Rallies law rejigged: Russian govt orders corrections to statute on public gatherings

Rallies law rejigged: Russian govt orders corrections to statute on public gatherings
Russian government has charged the Justice Ministry with the task to change the law ordering prison sentences for repeated violations of rules of public rallies after the Supreme Court vacated the sentence of the first man convicted under this law.

Deputy Justice Minister Dmitry Aristov told Izvestia daily that proposals on changes would be ready in about three months. However, he declined to specify what the particular changes could be. Russian law gives the government six months to draft corrected bills after the Constitutional Court finds contradictions in the existing acts.

The head of the State Duma Committee for Legislative Work, Pavel Krasheninnikov MP (United Russia), said earlier that the changes to the law must be prepared by the government. At the same time, several Russian officials have already proposed to repeal the act and decriminalize repeated violations of the rules of public rallies and marches.

These included the chairman of the Russian Supreme Court, Vyacheslav Lebedev, who, however, noted that this was his personal position. Russia’s Human Rights Ombudsman Tatyana Moskalkova has also said that the law should be repealed and President Vladimir Putin’s press secretary Dmitry Peskov called the initiative “worthy of attention.”

The Liberal Democratic Party of Russia (LDPR) drafted a bill on decriminalizing repeated violations of public rallies’ rules in early February, but lawmakers have not yet looked into the proposal.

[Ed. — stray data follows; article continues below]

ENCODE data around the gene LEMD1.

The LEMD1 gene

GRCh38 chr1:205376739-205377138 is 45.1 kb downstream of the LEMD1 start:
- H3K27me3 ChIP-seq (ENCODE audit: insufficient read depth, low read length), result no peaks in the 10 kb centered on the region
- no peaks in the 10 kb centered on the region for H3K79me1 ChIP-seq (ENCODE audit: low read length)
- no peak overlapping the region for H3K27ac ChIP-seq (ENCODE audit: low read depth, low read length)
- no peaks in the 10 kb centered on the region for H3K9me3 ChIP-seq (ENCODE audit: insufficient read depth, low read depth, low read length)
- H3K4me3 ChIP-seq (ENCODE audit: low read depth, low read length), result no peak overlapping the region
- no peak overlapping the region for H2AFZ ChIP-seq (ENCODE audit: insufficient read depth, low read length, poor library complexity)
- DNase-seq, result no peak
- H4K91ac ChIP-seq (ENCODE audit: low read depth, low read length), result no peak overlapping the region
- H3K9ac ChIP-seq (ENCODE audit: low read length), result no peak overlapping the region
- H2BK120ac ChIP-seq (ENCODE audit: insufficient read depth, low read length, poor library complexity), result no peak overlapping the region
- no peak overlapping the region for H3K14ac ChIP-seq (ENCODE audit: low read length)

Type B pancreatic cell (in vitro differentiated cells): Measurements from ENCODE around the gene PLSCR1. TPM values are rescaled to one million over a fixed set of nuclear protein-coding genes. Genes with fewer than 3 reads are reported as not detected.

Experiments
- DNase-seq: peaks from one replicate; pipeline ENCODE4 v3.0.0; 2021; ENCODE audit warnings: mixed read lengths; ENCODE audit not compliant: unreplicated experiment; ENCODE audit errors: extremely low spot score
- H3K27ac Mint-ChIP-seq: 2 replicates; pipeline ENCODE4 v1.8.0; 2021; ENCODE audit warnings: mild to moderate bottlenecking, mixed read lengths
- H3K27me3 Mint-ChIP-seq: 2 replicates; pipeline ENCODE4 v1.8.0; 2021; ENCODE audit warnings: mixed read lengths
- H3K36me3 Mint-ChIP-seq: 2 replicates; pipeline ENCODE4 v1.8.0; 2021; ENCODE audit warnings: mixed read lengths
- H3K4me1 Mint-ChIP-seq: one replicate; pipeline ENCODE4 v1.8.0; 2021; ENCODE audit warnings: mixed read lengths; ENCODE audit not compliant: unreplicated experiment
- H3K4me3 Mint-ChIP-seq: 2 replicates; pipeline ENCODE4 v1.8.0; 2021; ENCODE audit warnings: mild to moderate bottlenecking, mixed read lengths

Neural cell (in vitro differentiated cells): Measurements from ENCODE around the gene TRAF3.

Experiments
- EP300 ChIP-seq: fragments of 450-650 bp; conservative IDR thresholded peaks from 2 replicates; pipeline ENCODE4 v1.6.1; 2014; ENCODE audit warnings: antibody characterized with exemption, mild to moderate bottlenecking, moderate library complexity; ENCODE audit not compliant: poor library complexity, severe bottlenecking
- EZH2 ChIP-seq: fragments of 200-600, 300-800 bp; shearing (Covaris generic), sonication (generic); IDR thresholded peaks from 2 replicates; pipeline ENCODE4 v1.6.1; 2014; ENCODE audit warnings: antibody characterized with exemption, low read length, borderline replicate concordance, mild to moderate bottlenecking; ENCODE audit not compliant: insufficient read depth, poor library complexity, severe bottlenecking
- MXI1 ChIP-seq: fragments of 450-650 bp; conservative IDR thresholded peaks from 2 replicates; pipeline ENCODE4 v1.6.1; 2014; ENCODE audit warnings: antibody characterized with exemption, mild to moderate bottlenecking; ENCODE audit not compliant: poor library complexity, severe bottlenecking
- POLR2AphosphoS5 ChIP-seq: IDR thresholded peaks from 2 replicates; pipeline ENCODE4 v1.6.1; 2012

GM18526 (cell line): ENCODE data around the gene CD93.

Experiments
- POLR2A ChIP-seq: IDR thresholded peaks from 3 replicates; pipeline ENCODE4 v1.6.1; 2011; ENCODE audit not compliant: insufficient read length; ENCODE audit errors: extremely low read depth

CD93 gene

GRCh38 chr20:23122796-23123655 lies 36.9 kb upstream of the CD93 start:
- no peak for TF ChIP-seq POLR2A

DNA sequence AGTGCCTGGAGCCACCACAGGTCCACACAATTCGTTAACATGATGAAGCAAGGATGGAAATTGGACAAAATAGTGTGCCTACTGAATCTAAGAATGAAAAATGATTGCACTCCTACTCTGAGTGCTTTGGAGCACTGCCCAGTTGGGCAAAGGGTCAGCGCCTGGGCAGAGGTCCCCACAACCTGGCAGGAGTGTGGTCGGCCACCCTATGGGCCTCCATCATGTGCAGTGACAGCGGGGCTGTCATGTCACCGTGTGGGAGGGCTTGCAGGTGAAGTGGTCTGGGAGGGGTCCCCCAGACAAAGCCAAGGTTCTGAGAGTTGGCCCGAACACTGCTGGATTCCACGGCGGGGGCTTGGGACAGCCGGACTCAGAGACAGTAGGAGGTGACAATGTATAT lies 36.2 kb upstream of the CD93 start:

The whole issue of repealing the relatively new law ordering criminal prosecution with possible prison sentences for repeated violations of the rules of public mass events came up after in early February this year the Russian Constitutional Court ruled that the act needed reworking, even though it doesn’t contradict the Constitution. The judges said that the reworked law should heed more strictly to general principles of legal responsibility, in particular, the principle that punishment for a crime must be adequate to the danger that it poses to society.

As a result, the court ordered a retrial within the first and only criminal case started under the new law. This was the case of Ildar Dadin – a political activist who was sentenced to 18 months behind bars in in late 2015, after police several times detained him over public protest violations, and every time he was sentenced under the civil code.

Roughly a week after this ruling, the court examined Dadin’s case and ordered the sentence be canceled and the activist released. The reason for this decision was procedure violations – the defense claimed that at the time when the criminal sentence was pronounced the court rulings ordering civil punishment had not come into force.

After the release the activist said that he planned to file a lawsuit against Russian authorities demanding compensation for unlawful incarceration. His wife, Anastasia Zotova, also told reporters that she and Dadin planned to continue their work in the human rights sphere, in particular defending the rights of inmates. However, she added that they would prefer to do this “from outside Russia.”